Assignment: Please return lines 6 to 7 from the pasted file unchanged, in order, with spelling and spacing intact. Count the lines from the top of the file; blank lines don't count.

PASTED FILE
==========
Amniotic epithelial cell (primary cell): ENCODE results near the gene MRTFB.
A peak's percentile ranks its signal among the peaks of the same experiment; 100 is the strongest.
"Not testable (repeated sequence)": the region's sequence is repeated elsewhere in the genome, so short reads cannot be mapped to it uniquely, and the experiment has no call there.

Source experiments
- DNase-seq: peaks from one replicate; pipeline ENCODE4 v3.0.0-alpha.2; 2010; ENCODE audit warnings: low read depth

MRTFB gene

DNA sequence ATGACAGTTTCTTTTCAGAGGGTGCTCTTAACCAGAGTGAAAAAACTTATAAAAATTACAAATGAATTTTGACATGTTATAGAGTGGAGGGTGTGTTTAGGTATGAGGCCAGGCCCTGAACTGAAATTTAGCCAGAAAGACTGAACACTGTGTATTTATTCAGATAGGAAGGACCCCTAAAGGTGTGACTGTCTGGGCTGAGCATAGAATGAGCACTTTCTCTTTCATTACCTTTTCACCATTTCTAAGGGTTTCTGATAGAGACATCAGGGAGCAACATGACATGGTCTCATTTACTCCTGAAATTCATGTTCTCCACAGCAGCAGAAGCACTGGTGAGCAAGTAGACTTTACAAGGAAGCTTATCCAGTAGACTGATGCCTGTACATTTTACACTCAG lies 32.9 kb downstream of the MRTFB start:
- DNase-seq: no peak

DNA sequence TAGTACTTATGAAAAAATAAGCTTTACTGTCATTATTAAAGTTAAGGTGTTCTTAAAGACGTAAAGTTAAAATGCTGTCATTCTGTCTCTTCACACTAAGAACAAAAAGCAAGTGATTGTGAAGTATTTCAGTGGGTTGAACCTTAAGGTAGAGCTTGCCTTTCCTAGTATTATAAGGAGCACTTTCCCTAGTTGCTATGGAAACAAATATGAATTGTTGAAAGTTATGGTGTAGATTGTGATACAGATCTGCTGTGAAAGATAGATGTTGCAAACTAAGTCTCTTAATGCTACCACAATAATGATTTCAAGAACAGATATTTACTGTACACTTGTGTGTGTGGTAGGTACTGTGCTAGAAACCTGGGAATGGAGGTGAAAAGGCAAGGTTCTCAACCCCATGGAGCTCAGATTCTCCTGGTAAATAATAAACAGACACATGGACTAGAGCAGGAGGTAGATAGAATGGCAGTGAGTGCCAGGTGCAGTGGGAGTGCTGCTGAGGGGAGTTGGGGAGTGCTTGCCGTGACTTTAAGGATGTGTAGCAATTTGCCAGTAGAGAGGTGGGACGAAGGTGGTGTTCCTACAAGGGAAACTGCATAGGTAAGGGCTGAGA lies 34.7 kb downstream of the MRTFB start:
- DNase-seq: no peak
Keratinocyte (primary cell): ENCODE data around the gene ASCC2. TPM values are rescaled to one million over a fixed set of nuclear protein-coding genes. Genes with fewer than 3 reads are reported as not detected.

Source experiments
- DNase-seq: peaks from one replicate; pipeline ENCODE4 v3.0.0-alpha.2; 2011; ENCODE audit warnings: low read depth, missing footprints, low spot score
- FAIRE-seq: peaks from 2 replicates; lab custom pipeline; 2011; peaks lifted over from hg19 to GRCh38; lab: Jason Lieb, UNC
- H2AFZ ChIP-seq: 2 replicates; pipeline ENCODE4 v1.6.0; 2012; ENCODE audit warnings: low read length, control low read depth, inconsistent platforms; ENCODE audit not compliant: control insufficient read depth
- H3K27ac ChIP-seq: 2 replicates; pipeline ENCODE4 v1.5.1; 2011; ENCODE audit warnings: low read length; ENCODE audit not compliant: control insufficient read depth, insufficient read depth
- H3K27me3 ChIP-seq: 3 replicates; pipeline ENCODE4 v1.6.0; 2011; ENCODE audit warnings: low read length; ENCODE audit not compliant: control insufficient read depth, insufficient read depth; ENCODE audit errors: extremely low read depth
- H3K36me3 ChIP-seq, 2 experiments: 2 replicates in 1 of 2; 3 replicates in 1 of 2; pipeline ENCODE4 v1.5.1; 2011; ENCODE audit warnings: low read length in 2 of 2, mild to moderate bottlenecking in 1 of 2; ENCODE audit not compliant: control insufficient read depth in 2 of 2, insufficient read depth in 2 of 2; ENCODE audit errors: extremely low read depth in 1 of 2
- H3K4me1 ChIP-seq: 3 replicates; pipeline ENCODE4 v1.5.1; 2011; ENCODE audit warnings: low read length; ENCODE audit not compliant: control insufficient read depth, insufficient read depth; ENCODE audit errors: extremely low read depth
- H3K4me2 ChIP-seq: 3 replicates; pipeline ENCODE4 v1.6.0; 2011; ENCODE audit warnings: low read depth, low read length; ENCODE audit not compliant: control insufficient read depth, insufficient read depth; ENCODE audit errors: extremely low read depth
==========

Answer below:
MRTFB gene

DNA sequence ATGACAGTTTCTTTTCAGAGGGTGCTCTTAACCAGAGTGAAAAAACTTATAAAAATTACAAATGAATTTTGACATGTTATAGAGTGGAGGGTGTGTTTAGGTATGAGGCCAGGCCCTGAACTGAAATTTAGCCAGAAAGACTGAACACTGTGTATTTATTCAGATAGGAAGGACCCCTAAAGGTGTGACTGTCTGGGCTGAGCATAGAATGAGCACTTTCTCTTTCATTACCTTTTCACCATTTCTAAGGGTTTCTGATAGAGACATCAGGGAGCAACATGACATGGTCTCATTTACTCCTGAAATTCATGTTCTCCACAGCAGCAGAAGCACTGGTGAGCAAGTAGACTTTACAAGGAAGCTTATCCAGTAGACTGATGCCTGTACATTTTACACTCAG lies 32.9 kb downstream of the MRTFB start: